What makes a producer? Is she born or does she forge the skills required for this job over time? Why does this role, which is so important in the film industry, still continue to be in the shadows for so many people? These and other key questions are answered and debated between laughs and exclusive anecdotes by three of the most outstanding women in Chilean cinema right now: Marcela Santibáñez, Rocío Jadue, and Alejandra García.
Join us for a new episode of CinemaChile Talks, the space for dialogue and reflection with national industry talents, and take part in the conversation on our social media platforms, YouTube, and on Spotify.
Get to know the producers:
Marcela Santibáñez (Micromundo) made history as the first female Chilean producer nominated for an Oscar for The Mole Agent by Maite Alberdi, with whom she also collaborated on films like Tea Time (Best Iberoamerican Documentary, Guadalajara 2014) and The Grown-Ups (Best Female Direction at IDFA, 2016). Her experience in executive production extends to the arthouse documentaries of Nicolás Molina, including Flow (Sheffield, 2018) and Gaucho Americano (Hotdocs, 2021), a film that was acclaimed by international critics following its world premiere at the beginning of this month.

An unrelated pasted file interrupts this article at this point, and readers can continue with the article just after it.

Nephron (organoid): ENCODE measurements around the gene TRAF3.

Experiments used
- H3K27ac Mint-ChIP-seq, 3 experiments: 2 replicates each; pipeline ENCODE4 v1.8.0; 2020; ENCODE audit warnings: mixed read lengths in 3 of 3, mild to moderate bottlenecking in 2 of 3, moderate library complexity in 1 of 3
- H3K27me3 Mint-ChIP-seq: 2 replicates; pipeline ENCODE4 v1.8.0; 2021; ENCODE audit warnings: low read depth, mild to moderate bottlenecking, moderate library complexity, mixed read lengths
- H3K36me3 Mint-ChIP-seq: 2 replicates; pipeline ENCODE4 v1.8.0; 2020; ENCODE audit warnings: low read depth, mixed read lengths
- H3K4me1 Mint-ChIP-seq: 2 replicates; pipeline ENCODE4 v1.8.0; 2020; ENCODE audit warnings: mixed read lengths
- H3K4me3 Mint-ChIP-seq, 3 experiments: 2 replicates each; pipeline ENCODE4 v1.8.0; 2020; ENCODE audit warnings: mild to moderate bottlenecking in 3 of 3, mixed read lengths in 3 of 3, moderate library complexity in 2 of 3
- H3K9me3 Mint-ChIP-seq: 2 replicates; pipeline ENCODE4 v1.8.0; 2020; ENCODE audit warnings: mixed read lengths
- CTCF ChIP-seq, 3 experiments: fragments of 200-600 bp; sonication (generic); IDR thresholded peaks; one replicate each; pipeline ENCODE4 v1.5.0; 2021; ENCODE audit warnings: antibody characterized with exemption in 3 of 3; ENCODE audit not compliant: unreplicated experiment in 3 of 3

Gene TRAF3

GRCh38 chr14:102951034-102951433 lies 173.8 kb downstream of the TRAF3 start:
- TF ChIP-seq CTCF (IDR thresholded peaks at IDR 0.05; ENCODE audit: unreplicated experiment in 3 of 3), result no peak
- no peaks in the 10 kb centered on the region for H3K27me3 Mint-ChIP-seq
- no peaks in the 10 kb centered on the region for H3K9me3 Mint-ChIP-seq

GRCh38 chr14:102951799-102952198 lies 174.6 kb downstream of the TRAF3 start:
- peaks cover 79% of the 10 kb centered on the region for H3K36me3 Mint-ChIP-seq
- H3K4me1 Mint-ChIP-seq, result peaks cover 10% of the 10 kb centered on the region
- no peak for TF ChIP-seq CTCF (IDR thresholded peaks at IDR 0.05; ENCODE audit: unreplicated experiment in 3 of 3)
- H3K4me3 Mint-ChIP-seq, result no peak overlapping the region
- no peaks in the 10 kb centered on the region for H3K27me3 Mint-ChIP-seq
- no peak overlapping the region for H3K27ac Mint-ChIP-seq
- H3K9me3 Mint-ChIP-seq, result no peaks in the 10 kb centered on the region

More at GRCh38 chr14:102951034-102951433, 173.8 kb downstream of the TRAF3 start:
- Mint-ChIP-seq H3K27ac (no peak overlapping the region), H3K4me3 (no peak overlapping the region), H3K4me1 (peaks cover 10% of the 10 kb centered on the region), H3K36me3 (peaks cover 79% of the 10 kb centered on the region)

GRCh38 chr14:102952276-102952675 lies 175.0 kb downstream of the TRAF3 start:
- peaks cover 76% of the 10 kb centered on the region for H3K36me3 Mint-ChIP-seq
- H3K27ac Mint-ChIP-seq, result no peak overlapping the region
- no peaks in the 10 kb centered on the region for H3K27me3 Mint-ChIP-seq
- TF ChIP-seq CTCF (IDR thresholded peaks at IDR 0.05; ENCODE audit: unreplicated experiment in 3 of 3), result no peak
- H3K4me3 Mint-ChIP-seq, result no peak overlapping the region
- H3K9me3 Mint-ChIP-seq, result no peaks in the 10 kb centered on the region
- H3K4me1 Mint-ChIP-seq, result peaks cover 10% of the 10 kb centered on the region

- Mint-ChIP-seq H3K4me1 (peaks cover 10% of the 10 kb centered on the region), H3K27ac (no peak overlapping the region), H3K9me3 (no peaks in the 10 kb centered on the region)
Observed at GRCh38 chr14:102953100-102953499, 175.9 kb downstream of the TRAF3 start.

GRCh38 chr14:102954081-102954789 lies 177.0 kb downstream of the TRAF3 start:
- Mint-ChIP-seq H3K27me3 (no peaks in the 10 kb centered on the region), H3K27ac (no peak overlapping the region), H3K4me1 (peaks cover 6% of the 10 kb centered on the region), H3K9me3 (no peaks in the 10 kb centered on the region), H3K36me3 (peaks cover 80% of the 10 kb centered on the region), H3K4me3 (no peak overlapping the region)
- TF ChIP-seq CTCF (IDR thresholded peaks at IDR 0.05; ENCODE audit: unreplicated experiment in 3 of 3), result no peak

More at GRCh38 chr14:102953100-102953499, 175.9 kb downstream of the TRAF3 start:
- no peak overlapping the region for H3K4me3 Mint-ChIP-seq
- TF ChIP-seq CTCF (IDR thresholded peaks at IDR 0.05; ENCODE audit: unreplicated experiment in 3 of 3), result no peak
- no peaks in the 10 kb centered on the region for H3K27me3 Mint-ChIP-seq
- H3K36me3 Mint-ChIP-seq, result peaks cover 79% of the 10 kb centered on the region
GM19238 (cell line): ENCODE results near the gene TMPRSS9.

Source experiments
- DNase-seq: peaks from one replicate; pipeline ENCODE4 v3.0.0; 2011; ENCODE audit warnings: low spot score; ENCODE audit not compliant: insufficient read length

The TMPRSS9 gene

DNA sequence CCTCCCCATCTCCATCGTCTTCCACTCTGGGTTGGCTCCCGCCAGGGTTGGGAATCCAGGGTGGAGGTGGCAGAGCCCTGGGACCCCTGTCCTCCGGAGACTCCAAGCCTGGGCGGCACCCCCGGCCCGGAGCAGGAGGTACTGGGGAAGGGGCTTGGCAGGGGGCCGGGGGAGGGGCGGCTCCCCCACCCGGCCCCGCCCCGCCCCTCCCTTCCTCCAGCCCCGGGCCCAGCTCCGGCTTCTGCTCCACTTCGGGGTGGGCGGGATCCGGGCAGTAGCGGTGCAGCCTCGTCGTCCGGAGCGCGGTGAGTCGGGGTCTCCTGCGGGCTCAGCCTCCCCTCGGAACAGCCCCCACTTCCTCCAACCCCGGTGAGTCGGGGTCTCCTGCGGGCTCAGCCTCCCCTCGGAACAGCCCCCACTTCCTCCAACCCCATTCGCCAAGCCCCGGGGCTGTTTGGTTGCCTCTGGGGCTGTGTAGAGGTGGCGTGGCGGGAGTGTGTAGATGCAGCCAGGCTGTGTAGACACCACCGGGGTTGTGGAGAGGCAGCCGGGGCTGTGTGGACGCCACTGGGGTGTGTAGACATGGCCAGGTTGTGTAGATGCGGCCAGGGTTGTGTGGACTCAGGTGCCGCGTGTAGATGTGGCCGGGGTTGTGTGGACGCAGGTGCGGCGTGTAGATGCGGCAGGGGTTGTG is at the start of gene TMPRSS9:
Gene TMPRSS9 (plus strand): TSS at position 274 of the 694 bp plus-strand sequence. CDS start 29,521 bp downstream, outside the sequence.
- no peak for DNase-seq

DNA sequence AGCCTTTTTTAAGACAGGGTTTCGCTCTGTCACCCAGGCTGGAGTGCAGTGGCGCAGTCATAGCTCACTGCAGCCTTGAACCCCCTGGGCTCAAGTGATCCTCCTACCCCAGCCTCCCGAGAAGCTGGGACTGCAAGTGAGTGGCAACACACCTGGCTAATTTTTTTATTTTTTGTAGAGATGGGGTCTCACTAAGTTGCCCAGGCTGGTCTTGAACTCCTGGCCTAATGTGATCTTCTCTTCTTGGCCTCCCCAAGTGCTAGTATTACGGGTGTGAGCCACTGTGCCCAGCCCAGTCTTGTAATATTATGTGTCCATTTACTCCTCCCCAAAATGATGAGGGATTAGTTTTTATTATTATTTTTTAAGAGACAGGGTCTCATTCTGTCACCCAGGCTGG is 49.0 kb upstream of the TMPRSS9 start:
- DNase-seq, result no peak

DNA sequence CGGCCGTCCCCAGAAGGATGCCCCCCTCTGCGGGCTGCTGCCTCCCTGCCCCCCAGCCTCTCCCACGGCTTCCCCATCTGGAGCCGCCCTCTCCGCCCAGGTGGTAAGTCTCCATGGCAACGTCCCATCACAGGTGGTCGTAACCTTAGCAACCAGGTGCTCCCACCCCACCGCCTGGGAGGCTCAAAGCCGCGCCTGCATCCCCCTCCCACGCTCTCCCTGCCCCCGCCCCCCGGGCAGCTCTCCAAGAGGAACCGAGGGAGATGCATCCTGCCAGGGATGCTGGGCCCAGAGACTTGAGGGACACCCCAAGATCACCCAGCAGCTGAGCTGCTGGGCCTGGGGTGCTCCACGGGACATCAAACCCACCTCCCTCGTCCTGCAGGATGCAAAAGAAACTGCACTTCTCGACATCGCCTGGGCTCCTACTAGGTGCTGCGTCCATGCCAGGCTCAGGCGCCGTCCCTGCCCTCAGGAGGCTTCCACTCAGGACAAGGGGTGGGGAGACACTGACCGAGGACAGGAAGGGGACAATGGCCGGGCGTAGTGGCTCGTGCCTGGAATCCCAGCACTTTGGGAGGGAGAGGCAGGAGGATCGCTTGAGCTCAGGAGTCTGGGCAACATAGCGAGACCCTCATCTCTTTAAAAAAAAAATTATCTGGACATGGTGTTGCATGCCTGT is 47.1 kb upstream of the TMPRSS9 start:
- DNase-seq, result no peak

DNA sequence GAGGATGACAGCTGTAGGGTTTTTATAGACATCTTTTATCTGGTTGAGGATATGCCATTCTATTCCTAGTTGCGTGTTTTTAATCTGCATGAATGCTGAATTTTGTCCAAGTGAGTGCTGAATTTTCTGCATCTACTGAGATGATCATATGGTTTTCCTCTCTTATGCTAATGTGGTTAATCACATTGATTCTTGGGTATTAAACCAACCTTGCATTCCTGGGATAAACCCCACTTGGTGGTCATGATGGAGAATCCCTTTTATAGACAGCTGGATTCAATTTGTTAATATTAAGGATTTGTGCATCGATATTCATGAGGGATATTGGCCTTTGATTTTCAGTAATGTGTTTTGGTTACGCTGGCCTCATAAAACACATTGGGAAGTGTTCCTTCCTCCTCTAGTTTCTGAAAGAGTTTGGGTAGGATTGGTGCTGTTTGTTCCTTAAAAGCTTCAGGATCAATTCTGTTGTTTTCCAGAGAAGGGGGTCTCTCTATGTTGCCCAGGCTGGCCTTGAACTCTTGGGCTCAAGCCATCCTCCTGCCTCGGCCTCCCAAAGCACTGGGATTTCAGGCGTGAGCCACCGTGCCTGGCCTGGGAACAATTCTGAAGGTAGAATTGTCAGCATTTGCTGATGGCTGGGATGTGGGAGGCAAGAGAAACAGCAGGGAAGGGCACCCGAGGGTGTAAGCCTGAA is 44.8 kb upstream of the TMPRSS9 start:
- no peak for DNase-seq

Rocío Jadue (Head of Latin American Film at Fabula), has worked as a producer on films shown at the most prestigious festivals in the world, including Cannes, Venice, and Sundance, and on the first Chilean film to win the Oscar for Best Foreign Language Film, A Fantastic Woman by Sebastián Lelio. Her most recent premiere was a first feature that sent off a new Chilean voice into the international scene, Nobody Knows I’m Here by Gaspar Antillo (Best New Director at Tribeca, 2020). She is currently working with Christopher Murray (The Blind Christ, Venice 2016) on his third fiction film, The Sorcerers, in addition to a variety of talents from around Latin America.
On her part, Alejandra García has vast experience boosting production at Wood Producciones, in advertising as well as international series and arthouse films. She works closely with one of the most important, well known directors in the country, Andrés Wood. García is the producer behind Spider (Toronto, 2019), Wood’s seventh film, getting it to its nomination for the Goya in 2020. She is currently working with two distinguished female directors: Francisca Alegría (And the Whole Sky Fit in the Dead Cow's Eye, Short Film Jury Award, Sundance 2017), who just finished filming The Cow that Sang a Song About the Future, and Manuela Martelli, who is pre-producing her first feature 1976 following the successful global run of her short films Apnea (Rencontres de Toulouse, 2010) and Marea de Tierra (Chile Factory, Cannes Directors’ Fortnight, 2015).
We invite you to meet our talented, visionary producers, in a talk moderated by executive director of CinemaChile, Constanza Arena, and get to know this intense and important labor carried out by women in the film industry.